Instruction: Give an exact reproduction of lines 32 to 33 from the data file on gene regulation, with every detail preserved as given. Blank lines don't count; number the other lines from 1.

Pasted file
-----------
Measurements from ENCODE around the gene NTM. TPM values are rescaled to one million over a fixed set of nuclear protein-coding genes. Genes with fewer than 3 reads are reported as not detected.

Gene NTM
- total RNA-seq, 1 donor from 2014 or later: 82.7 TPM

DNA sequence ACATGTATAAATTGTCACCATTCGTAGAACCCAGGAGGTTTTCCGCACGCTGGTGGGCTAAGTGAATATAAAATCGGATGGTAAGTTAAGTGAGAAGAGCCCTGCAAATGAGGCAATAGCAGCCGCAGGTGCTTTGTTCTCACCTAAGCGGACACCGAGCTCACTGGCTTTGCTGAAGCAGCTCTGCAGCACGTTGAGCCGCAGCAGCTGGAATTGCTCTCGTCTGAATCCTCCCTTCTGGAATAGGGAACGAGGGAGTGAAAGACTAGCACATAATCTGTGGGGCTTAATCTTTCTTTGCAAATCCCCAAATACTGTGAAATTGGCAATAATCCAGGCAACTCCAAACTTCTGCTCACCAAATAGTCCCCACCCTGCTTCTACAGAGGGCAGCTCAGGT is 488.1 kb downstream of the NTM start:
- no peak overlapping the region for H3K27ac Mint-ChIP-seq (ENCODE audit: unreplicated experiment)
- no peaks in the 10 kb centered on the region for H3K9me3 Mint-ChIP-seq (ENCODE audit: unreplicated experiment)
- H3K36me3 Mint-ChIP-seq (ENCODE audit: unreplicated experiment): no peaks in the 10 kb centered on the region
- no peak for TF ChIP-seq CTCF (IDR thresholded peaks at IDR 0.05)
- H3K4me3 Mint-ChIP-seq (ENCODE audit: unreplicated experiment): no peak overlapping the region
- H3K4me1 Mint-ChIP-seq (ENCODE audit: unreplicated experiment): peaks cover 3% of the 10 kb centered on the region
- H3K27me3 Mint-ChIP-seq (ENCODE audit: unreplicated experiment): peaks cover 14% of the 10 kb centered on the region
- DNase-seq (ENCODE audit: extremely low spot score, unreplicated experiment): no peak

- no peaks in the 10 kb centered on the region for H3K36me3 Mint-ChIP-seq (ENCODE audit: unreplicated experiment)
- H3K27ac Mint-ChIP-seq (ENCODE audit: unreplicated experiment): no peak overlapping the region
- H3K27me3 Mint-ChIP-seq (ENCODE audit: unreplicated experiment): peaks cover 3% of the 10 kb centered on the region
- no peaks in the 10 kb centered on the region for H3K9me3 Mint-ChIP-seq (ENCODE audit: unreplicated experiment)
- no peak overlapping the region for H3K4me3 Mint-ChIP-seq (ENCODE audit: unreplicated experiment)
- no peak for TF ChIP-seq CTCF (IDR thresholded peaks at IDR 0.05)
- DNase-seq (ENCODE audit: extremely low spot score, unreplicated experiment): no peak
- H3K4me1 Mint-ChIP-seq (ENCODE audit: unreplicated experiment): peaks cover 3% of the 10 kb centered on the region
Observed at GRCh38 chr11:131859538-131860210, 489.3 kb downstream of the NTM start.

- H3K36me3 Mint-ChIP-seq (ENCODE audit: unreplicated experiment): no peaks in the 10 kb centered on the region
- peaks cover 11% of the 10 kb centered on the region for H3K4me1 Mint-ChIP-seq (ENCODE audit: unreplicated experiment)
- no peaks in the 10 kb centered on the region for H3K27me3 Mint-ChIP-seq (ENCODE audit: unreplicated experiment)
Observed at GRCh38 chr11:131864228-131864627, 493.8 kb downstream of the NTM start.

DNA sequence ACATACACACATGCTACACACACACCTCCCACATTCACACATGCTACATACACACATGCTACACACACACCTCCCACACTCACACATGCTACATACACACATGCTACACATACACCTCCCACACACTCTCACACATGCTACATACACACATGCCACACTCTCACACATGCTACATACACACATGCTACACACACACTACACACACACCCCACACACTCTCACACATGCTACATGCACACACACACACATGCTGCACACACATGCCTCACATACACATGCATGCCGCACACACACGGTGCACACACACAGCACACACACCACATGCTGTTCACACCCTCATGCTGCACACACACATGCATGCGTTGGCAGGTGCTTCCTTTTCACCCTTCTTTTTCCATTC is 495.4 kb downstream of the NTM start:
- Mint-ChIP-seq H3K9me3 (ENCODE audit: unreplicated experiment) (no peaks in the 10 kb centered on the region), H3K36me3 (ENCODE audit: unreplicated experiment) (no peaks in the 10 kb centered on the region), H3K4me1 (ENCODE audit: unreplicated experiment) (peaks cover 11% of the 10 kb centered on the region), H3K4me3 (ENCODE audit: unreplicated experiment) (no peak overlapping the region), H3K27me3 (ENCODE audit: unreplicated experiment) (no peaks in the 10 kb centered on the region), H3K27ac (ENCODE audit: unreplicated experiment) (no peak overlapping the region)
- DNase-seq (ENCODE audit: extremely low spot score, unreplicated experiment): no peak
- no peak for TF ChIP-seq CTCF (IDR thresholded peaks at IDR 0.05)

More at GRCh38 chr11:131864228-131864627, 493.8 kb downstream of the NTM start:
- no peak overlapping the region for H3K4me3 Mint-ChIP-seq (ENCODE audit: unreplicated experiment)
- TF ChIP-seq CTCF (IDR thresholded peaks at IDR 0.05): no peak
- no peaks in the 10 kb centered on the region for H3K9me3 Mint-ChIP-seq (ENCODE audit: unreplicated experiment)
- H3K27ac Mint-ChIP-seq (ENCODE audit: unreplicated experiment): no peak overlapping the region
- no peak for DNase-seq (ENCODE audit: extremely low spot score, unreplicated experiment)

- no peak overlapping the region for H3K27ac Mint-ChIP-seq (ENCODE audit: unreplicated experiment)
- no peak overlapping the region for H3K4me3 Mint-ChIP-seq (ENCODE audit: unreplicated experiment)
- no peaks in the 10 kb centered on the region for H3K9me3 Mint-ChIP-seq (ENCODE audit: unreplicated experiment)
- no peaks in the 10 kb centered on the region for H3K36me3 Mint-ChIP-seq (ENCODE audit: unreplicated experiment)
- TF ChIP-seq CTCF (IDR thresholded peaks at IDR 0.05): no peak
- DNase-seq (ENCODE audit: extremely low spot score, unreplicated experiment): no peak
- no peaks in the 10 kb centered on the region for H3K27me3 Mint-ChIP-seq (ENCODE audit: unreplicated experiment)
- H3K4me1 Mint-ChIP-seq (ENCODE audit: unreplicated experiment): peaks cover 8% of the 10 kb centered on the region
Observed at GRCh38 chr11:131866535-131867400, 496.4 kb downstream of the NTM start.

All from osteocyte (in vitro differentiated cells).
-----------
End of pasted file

- TF ChIP-seq CTCF (IDR thresholded peaks at IDR 0.05): no peak
- no peaks in the 10 kb centered on the region for H3K9me3 Mint-ChIP-seq (ENCODE audit: unreplicated experiment)